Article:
By the time they arrived back at the hotel, Mattie was exhausted. Tommy certainly hadn’t given Reenie an easy time, and Mattie and Gil had watched in stunned silence as he had told her exactly how The Silver Five had crumbled in the wake of her departure. The picture Tommy painted wasn’t pretty.

‘We’d all been so excited about that gig. You remember the hours we chatted about it beforehand, don’t you? Or maybe you don’t. Maybe all you were thinking of was yourself.’

‘No, it wasn’t like that.’

‘Wasn’t it? Then why never speak to June again, or Alys? Why refuse every invitation I ever sent you to meet up? I know Chuck saw you later – and that was another mess muggins here had to sort. But if you were happy with your decision, why shut us all out afterwards? I think you were embarrassed. I think you knew you’d made a mistake. But you were too proud to own up to it. Pride’s always been your problem, girl.’

‘I do regret it. That’s why I want to get us together now.’ ‘And you think they’ll listen?’

Reenie had swallowed hard, and Mattie had found herself clenching her fists in her lap to resist going to her friend’s aid. ‘I – I don’t know . . .’

‘We didn’t just split up that night. We imploded. It was just so sad. And Rico dropped us like a bunch of hot rocks. So much for a supportive manager.’

‘I thought he would look after you all. I really did.’

‘Then you’re dafter than I thought. You were destined for a glittering career, Reen. What use did he have for us?’ ‘He promised he would . . .’

‘Rico’s promises weren’t worth the paper they were written on. Like our contract that vanished because you weren’t part of the group. Did you know that? The small print said Rico was only responsible for us as a five-piece. You leaving negated the whole thing.’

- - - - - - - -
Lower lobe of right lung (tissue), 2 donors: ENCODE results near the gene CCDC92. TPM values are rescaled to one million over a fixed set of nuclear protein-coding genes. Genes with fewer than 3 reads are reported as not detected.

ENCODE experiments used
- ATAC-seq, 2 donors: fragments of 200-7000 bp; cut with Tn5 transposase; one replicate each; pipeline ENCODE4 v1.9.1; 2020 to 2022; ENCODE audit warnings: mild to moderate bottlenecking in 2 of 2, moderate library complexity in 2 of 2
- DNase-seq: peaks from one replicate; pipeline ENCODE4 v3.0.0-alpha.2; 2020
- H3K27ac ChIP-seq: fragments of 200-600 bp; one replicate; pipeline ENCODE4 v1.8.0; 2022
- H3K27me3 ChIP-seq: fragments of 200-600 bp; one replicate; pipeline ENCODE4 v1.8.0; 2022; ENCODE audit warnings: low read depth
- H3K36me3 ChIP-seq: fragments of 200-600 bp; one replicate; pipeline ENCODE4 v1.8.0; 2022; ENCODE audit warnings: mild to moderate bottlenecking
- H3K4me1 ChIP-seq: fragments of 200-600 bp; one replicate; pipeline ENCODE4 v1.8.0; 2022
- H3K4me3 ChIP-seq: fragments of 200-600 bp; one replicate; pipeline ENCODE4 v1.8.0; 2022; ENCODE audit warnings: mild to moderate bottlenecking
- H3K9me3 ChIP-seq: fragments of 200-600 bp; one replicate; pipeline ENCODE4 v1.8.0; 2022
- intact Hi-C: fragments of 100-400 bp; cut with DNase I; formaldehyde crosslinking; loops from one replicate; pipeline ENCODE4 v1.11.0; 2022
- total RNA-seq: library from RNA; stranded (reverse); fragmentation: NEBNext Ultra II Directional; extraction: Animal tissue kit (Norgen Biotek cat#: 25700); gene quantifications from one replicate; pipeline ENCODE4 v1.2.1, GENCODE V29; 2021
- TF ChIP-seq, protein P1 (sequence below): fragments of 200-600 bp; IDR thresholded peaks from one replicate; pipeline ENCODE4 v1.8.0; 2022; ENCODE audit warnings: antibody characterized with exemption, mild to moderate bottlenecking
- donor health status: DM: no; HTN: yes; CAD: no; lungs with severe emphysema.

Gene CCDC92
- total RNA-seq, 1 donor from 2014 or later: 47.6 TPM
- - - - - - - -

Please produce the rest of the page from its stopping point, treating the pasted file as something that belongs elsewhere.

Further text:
‘I didn’t know that . . .’

Tommy had rubbed his eyes as if the memory exhausted him. ‘But that aside, what hurt most was that you lied – to me. You promised me Rico was just an associate. And you want to know the worst of it? I knew you were lying. We all did. I was as hurt as they were, but I stuck up for you. I took your side, the night of that concert, when June and Alys and Chuck were screaming blue murder about you. I told them I believed you, even though I knew you’d lied.’

The colour had drained from Reenie’s face. ‘Oh, kid, I never knew. What can I say?’

Tommy had shaken his head. Without his smile he looked ten years older, the dark lines around his eyes and across his brow deeper. ‘There’s nothing to say, love. It’s over, done with. Why do you think I’ve kept in touch all these years, hmm? Why I’ve tried every Christmas for fifty-nine years to get you to join us for our get-togethers? Because deep down I believed you were a good person, with a good heart. The business turns your head, we all know that. But I knew, beneath it all, you were still Irene Silverman from Woodbine Street, Liverpool. The girl I met backstage at the Ted Farnsworth gig who helped me tie my necktie. The girl who gave me a slug of good-luck brandy from that daft hipflask you nicked from a lorry driver hitchhiking to London. She’s more money now – and fancier glad-rags – but I still see her, sitting here.’

‘Oh Tommy . . .’ Reenie had looked up at Tommy, tears running down her cheeks, leaving darker trails in the powder. ‘Oh, love . . . I’m so very sorry.’

As they watched Reenie walking slowly to the hotel bar, Gil whispered to Mattie, ‘That was brutal. Is every meeting on this trip going to be like that?’

‘I hope not,’ she replied, willing the sinking feeling to leave her.

At dinner, all traces of Reenie’s discomfort over the meeting with Tommy were gone. She was on top form, her stories of gigs gone by flowing as freely as the wine.

‘. . . this stage manager in Rotherham kept giving baby Alys the eye and trying to get her on her own. Dirty beggar! Mind you, back then many of them were. Thought us girls were fair game. He told her she was needed in the back for a costume check, thinking the rest of us hadn’t heard him. So we all pretended to go out, only we switched places backstage. When old Wandering Fingers snuck into mine and Alys’s dressing room he found Tommy and Chuck waiting for him, dressed in our costumes! We never worked at that theatre again and Rico was furious, but none of us minded. Pass us that bottle of white, Gil, there’s a love.’